Alberta lettuce growers offer ‘clean’ produce
An ongoing E. coli scare linked to romaine lettuce is one reason a major produce company believes there is a future for growing lettuce indoors in southern Alberta.
David Karwacki, CEO of Saskatoon-based The Star Group — which has a number of different vegetable growing and distributing operations under its umbrella — said his company’s Inspired Greens greenhouses that opened near Coaldale in June 2017 have the capacity to produce about 12 million heads of lettuce a year. Lettuce is typically a field crop, but Karwacki said the company saw market potential in growing it indoors in a controlled environment and selling consumers on its cleanliness and safety.
“There’s no question that the field growers in California have had significant problems with E. coli and salmonella,” Karwacki said. “That was one of the inspirations behind what we were trying to do here.”
According to the Public Health Agency of Canada, the current outbreak — which has sickened at least 18 people in Ontario and Quebec and has been traced to the consumption of romaine lettuce — has been genetically linked to illnesses reported in a previous E. coli outbreak from December 2017 that affected consumers in both Canada and the U.S.
On Tuesday, the U.S. Centers for Disease Control and Prevention warned that consumers should avoid eating romaine lettuce and demanded that retailers and restaurants remove it from store shelves and stop including it in meals. Here in Canada, the country ’s public health and food inspection agencies stopped short of insisting on its removal, though it did advise people in Ontario and Quebec to stop eating romaine lettuce.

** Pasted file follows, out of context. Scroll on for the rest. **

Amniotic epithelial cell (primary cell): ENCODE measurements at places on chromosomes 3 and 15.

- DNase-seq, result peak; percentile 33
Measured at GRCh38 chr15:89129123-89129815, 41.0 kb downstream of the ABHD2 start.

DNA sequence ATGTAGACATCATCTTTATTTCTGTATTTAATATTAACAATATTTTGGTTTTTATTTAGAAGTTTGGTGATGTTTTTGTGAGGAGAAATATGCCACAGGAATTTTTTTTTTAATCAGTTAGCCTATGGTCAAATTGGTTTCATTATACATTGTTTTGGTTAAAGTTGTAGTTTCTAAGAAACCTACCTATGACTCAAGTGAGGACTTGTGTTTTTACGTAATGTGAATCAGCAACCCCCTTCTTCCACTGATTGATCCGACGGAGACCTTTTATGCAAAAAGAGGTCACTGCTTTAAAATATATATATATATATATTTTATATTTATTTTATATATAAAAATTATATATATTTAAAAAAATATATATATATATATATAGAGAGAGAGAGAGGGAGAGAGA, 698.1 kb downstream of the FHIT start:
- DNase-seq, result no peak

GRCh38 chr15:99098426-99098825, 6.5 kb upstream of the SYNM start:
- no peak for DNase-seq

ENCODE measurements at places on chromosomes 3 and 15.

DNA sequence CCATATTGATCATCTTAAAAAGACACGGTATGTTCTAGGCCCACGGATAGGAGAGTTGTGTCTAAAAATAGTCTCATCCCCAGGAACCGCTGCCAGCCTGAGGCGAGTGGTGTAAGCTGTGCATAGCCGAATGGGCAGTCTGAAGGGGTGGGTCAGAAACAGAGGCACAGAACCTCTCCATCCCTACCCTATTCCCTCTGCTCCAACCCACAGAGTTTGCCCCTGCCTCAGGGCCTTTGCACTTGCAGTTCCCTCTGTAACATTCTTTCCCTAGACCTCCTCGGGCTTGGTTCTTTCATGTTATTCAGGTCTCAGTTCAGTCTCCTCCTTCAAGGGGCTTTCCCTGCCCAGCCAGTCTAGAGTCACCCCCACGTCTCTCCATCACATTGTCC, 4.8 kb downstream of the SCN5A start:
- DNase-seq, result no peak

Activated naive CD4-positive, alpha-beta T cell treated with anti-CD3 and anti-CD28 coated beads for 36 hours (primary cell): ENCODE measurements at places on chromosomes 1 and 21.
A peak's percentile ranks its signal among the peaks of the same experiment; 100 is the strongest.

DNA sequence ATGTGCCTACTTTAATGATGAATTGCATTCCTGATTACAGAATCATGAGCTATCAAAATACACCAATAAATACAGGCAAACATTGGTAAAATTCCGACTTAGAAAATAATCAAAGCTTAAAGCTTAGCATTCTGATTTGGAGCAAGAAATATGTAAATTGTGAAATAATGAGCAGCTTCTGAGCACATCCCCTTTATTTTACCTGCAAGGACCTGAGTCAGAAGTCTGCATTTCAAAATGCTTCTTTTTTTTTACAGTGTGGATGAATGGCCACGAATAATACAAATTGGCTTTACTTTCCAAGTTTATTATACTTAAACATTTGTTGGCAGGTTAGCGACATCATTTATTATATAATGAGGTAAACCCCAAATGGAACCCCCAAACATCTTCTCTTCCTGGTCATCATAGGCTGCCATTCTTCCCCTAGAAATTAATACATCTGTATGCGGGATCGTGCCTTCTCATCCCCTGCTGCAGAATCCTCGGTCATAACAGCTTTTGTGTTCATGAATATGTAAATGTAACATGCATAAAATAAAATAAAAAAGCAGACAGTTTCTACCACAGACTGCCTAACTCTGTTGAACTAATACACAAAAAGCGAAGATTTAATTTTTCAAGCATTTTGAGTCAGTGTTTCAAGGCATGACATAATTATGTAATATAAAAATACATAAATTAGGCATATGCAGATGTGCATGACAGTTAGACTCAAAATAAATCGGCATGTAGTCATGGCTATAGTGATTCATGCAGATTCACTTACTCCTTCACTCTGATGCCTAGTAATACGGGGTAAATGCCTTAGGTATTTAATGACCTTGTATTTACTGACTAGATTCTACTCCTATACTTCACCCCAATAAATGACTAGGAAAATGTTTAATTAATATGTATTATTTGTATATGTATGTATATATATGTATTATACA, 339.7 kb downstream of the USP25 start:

Growing lettuce indoors eliminates the chance of contamination from nearby animal production facilities, from irrigation, or from birds or other animals getting into the fields — all of which are risk factors for E. coli outbreaks. Karwacki said Inspired Greens has had such success marketing itself as a source of clean, fresh, healthy lettuce that it plans to double its capacity at the Coaldale greenhouses by April 2019. However, he acknowledged that other varieties of lettuce are proving to be a better sell than romaine right now.
“Our problem with romaine lettuce is that when you have these scares, people just don’t want to eat any romaine,” Karwacki said. “We’re growing some romaine right now — it’s perfectly safe, I ate some yesterday. But when you do have these food scares, people just stay away from it.”
Grocery giants Empire Company Ltd., Loblaw Companies Ltd. and Metro Inc. said on Wednesday they were temporarily taking hundreds of products containing the vegetable off shelves at thousands of grocery stores that they own.
Karen Allan, spokeswoman for Calgary Co-op, said that chain is not removing any product because it doesn’t source its lettuce from the California region that has been identified as the likely source of the outbreak. However, she said members who are uncomfortable consuming romaine they have purchased at Calgary Co-op can return the product for a full refund.
Most of Canada’s romaine lettuce is imported from the U.S. because Canada’s growing season ended in August. But Gert Lund of Lunds Organic Farm near Innisfail said even during the summer, when he was selling his locally grown organic lettuce at the Calgary Farmers’ Market, he was fielding questions from consumers about how his lettuce is grown, its safety and cleanliness.
“It’s an easy one to explain for us, because most of these (outbreaks) are caused by irrigation, and we don’t irrigate. And we don’t have any intensive confined feeding operations near where we are,” Lund said. “So it’s a really clean environment how we grow it, and I try to explain that to them.”